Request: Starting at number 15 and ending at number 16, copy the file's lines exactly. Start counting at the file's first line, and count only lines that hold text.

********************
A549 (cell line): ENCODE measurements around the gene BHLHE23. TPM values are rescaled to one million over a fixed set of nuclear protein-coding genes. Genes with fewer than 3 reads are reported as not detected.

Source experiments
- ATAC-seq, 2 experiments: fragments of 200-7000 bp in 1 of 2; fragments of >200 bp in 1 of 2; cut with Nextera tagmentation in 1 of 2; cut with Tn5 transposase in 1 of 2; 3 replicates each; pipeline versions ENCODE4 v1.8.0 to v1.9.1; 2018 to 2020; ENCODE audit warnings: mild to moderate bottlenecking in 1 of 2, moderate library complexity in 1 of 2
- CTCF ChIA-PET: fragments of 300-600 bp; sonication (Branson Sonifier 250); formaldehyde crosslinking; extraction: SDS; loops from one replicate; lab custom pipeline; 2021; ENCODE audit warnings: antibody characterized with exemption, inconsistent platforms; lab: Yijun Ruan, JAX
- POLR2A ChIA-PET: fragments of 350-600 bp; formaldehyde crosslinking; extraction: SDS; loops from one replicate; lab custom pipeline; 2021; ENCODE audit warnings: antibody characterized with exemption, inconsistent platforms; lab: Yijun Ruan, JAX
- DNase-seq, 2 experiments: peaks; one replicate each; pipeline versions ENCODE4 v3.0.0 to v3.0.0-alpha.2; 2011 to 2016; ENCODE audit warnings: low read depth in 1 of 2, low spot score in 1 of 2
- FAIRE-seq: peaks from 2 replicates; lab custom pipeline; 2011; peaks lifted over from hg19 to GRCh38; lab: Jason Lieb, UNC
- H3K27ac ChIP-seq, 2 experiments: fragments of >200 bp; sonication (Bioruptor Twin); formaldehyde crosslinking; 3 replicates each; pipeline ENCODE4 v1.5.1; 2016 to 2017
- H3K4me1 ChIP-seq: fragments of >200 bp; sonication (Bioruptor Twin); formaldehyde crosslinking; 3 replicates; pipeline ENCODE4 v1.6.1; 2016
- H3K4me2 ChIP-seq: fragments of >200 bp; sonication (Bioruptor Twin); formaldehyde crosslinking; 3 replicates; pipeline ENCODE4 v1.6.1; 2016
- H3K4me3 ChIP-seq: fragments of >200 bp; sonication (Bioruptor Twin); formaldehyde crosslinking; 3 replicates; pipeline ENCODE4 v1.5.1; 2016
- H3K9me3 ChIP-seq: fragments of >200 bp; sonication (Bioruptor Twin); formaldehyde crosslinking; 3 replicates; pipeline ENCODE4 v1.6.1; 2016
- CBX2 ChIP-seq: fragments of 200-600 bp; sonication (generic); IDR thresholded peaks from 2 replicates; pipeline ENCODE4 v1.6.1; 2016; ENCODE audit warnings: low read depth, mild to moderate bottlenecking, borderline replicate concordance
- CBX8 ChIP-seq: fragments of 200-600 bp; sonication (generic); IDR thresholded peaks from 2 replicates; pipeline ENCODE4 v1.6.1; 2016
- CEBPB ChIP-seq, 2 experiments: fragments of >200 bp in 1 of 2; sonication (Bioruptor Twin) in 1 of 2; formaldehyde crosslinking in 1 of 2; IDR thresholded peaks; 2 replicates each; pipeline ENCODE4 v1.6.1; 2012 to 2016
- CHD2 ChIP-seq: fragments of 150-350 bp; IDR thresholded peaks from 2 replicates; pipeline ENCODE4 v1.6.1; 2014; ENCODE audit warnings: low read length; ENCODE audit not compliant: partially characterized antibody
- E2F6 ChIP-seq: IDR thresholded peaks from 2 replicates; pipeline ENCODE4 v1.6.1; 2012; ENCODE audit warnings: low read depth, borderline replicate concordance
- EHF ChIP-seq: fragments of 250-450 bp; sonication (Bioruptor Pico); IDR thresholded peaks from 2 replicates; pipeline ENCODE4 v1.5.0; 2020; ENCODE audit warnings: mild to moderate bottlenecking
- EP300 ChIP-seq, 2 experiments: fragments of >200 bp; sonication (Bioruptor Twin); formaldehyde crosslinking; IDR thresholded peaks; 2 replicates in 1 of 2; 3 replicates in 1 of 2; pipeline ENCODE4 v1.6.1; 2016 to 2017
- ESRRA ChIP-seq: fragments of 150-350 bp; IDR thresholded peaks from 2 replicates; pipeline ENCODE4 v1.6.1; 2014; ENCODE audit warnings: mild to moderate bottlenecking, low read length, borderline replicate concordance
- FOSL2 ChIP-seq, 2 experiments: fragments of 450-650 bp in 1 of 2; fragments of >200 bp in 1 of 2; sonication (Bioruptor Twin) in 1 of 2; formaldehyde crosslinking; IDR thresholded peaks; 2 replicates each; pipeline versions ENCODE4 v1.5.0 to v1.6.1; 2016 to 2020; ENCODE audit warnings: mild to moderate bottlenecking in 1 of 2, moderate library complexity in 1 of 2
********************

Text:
- CEBPB ChIP-seq, 2 experiments: fragments of >200 bp in 1 of 2; sonication (Bioruptor Twin) in 1 of 2; formaldehyde crosslinking in 1 of 2; IDR thresholded peaks; 2 replicates each; pipeline ENCODE4 v1.6.1; 2012 to 2016
- CHD2 ChIP-seq: fragments of 150-350 bp; IDR thresholded peaks from 2 replicates; pipeline ENCODE4 v1.6.1; 2014; ENCODE audit warnings: low read length; ENCODE audit not compliant: partially characterized antibody